Mom lost her phone, though (first time in her life), so she had to deal with that this afternoon. The last time we communicated was earlier in the day via email; as of then, the plan stood. So I went to the Ribbon at the appointed time, but no Mom. I couldn’t call her. She couldn’t call me. So I skated by myself until she showed up. For an hour, with no headphones, no pal to chat with, I skated round and round that magnificent ribbon. It’s less of a “view” you get than a “movie” you get on that thing. You get a moving picture and you’re the thing moving and the air is crisp as can be. The city of Chicago is the sky below the sky and the endless blue of Lake Michigan rounds out the whole world. They did a really, really good job with this thing.
I love this city so much. The Ribbon is one more reason to be a jerk about how much better this city is than any other city now or ever. But what I really want to talk about is that baby.
There is good in the world. Because nothing could be cuter or more wonderful than this baby. Strapped tight into its little snuggly, winging around on its dad’s back as he deftly — and carefully, I assure you — maneuvered the Ribbon, this baby is everything. I have other pictures. I tried so hard to not be weird, but I had to take pictures of this baby. This is the best one I got, I think. I’m on Instagram, so follow me for more of the Perfect Ribbon Baby images that I cannot stop looking at. You will not be disappointed.
I’m in Door County and will stay for about a week. There are many fun things to see and do up here. The last time I was at our family’s lake house there was a wedding taking place. There are no weddings going on right now because a) no one is engaged and b) hypothermia is real.
Washington Island is cold this time of year. Right now it’s five degrees outside. The Island has a year-round population of 660, which means 660 people don’t think a winter this cold and snowy is that big of a deal, though I think the number is misleading: there have to be some folks who take off for Daytona Beach for, say, the months of January and February. They’d still count as year-round, probably.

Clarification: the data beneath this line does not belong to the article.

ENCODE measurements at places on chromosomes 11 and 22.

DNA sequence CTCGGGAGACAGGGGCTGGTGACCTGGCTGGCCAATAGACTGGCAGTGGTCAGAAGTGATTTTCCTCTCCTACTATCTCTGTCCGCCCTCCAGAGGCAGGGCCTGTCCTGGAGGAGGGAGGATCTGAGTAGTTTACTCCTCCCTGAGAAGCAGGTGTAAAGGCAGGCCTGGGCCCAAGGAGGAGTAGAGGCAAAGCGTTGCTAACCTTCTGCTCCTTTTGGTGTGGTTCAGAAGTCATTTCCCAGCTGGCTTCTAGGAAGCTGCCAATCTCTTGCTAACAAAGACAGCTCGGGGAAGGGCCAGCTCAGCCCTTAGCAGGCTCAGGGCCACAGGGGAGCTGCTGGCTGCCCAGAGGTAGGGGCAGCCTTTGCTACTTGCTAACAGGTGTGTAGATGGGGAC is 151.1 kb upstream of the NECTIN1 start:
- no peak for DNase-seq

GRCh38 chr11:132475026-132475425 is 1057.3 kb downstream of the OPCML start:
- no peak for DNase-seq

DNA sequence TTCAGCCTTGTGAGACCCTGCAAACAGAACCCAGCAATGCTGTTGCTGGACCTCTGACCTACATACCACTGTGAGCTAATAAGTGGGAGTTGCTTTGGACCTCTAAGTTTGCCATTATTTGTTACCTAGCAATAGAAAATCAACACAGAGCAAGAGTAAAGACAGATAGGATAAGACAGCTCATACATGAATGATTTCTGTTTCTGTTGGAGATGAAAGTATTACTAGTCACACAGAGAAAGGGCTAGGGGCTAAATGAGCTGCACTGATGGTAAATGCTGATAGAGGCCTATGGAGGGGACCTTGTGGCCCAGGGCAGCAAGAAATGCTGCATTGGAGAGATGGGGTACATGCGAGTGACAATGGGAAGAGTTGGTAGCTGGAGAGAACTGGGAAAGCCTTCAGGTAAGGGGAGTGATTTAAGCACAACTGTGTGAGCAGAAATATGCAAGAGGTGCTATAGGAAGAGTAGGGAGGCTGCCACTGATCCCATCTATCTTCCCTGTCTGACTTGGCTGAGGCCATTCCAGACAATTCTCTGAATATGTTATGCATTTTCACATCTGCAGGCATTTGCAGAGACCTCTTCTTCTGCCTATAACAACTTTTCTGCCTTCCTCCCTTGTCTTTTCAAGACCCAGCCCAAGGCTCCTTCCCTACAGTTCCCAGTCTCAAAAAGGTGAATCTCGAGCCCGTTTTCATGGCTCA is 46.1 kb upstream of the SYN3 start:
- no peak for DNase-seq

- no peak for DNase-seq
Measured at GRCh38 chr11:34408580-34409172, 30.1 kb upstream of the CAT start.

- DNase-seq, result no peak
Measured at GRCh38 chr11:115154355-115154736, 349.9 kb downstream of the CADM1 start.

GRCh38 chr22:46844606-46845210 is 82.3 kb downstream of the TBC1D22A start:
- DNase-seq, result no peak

But cold and the ice make beautiful air and beautiful pictures, and that I’m here at all proves I like that air and those pictures a lot. When a bright sun shines off a subzero Lake Michigan and you’re on the puffy couch, with tea, counting swans, you don’t mind that you have to wear two coats later and pull on actual long underwear if you want to go on a walk.
Today, I fell through the ice on the lake and that was not great. When I say I “fell through the ice,” I mean that I fell through the ice. And when I say I fell through the ice, I meant that I took one step, then another step, then fell through the ice. I was not submerged. But I went down and I felt water. I was walking on the table rocks at the shore and, like an idiot, pranced over to look at a plant completely encased in ice that looked like glass and did not picture in my mind what the ground is like when it is not covered in ice, itself: big rocks with lots of spaces between them. In the summer, water is flowing around these rocks. Ergo, in winter, ice around the rocks. Ice that will surely be varying levels of thickness.
I’m okay. No blood, just sputtering. And don’t worry, I wasn’t alone. Claus was with me. When he heard the crash-splash, he ran to make sure I was okay but he didn’t come too far out on the ice. He could see I was going to make it. And I did; I made it back into the house and then I made minestrone and everything was fine.